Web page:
Political Artwork - 10 Pieces to Collect
The connection between art and politics has always been a strong one. Throughout the centuries political artworks served as a form of political expression, protest, and satire but art was also used as a unique form of political propaganda. Political art often aims to help people understand relevant political and social issue such as human rights, equality or freedom, but political art is also used as a form of rebellion against injustice and bad political decisions. Finally, many artists use art to show people the funny side of politics by mixing humorous statements and serious social commentary. Political art can take on any form ranging from paintings, sculptures, and prints to digital art and collages. In recent years, artists particularly turned to conceptual art and street art in order to show their disagreement with various political issues. Recently political artwork by conceptual artist Barbara Kruger graced the cover of New York Magazine thus making her our artist of the month. With a presidential election campaign in America reaching its peak, an ongoing war is Surya showing no signs of slowing down and refugee crises troubling Europe, its not surprising that political art is experiencing a real boom in 2016.
We’ve selected 10 best political artworks you can own right now so if you’re drawn by the power of political art and the social commentary it brings scroll down and find an artwork perfect for your art collection.
Barbara Kruger - Untitled (Reach Out And Touch Someone), 1989
Her recent piece inspired by the 2016 election may have granted her the status of our artist of the month but we musn’t forget that Barbara Kruger has been making artworks focused on politics for decades. This 1989 lithograph by Barbara Kruger features a portrait of a young child is accompanied by the phrase, “reach out and touch someone.” The artworks are made in the artist’s recognizable style with a human figure places in the center and suggestive texts incorporated below.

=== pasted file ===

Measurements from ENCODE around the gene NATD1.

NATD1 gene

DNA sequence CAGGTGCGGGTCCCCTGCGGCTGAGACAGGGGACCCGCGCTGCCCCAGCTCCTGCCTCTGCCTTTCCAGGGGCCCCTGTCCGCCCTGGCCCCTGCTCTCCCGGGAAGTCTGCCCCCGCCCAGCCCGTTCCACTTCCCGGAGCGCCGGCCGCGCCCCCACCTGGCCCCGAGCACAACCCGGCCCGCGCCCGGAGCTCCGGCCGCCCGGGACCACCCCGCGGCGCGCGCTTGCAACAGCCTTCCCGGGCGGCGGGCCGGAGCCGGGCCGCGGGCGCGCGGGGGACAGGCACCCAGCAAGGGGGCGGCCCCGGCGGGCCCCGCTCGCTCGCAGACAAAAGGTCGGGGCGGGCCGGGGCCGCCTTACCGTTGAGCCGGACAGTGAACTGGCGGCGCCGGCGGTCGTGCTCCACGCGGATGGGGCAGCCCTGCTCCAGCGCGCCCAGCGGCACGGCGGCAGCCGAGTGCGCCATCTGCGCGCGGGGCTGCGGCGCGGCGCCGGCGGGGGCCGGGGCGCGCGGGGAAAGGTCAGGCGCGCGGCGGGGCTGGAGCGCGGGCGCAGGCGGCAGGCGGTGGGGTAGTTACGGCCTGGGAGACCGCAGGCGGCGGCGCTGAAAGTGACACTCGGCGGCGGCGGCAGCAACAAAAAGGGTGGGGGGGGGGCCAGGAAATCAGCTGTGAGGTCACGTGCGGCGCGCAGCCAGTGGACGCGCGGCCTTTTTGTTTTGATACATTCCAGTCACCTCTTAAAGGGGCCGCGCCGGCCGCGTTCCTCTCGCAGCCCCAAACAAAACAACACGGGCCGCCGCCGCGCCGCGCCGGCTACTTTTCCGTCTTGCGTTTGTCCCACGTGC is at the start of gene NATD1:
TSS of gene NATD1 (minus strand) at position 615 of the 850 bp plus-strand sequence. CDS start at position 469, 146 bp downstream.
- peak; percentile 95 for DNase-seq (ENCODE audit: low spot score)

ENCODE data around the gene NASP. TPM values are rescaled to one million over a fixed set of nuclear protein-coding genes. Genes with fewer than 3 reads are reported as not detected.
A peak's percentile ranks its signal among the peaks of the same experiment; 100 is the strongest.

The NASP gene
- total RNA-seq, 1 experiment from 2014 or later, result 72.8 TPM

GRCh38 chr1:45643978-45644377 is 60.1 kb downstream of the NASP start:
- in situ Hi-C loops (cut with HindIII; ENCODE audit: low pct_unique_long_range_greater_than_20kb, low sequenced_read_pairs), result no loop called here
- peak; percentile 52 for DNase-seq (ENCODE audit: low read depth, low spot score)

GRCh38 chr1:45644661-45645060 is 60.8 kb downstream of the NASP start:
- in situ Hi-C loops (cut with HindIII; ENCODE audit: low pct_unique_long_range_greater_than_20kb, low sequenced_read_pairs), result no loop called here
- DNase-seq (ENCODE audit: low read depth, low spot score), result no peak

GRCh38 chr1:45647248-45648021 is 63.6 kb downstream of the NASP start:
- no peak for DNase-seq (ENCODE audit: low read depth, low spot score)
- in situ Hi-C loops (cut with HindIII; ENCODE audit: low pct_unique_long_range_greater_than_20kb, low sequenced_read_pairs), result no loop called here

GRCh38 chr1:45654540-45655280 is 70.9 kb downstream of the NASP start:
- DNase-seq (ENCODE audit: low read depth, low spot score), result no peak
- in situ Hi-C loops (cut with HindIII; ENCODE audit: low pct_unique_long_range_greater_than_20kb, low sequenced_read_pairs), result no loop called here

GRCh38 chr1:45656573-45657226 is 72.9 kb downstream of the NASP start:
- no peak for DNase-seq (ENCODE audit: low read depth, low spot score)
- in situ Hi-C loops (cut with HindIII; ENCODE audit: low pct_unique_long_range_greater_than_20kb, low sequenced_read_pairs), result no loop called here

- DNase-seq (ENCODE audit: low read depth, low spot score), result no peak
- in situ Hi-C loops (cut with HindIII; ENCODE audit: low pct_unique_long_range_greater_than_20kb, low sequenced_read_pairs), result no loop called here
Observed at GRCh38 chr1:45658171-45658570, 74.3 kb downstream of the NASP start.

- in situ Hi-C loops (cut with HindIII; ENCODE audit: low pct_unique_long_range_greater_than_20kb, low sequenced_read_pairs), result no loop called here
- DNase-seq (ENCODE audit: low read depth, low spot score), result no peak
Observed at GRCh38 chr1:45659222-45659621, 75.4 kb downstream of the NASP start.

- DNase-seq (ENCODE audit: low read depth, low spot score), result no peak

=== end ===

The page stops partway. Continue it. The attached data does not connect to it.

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Robert Indiana - Golden Future of America, 1976
Robert Indiana created Golden Future of America as a reference to the America’s idea of the Golden Age. The artwork that simultaneously represents its creator’s satirical comment about the American dream has a strong political undertone. By incorporating Benjamin Franklin’s quote that states “In free governments the rulers are servants and the people their superiors and sovereigns” the artists suggests that power lies in the hands of the people rather than the rulers.
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Keith Haring - Free South Africa,1985
Keith Haring’s Free South Africa represents a political response to the apartheid system in this country. The black subject on the artwork is painted much larger than the white one to depict the irony of a post-colonial era where a white minority continued to repress the native population. In this special offer, you can get a complete set of three individually signed, dated and numbered lithographs.
A set of Keith Haring’s prints is available for purchase on this link